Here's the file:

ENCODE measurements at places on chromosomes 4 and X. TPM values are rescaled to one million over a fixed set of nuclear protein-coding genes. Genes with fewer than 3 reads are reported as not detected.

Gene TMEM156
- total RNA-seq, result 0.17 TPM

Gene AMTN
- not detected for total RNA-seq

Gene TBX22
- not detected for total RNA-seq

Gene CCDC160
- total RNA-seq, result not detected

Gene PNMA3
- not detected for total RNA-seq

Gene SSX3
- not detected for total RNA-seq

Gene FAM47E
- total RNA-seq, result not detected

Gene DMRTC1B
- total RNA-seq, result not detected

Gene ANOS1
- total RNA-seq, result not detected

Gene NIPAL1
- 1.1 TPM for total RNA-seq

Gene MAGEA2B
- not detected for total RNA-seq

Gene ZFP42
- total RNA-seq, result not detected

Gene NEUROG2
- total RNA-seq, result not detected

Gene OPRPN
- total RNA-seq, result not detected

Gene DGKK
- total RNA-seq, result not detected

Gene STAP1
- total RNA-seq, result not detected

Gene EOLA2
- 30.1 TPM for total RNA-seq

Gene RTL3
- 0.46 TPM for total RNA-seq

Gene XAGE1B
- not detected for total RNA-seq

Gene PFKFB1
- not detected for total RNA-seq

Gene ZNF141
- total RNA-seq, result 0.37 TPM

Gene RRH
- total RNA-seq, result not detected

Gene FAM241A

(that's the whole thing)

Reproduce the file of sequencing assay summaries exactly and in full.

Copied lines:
ENCODE measurements at places on chromosomes 4 and X. TPM values are rescaled to one million over a fixed set of nuclear protein-coding genes. Genes with fewer than 3 reads are reported as not detected.

Gene TMEM156
- total RNA-seq, result 0.17 TPM

Gene AMTN
- not detected for total RNA-seq

Gene TBX22
- not detected for total RNA-seq

Gene CCDC160
- total RNA-seq, result not detected

Gene PNMA3
- not detected for total RNA-seq

Gene SSX3
- not detected for total RNA-seq

Gene FAM47E
- total RNA-seq, result not detected

Gene DMRTC1B
- total RNA-seq, result not detected

Gene ANOS1
- total RNA-seq, result not detected

Gene NIPAL1
- 1.1 TPM for total RNA-seq

Gene MAGEA2B
- not detected for total RNA-seq

Gene ZFP42
- total RNA-seq, result not detected

Gene NEUROG2
- total RNA-seq, result not detected

Gene OPRPN
- total RNA-seq, result not detected

Gene DGKK
- total RNA-seq, result not detected

Gene STAP1
- total RNA-seq, result not detected

Gene EOLA2
- 30.1 TPM for total RNA-seq

Gene RTL3
- 0.46 TPM for total RNA-seq

Gene XAGE1B
- not detected for total RNA-seq

Gene PFKFB1
- not detected for total RNA-seq

Gene ZNF141
- total RNA-seq, result 0.37 TPM

Gene RRH
- total RNA-seq, result not detected

Gene FAM241A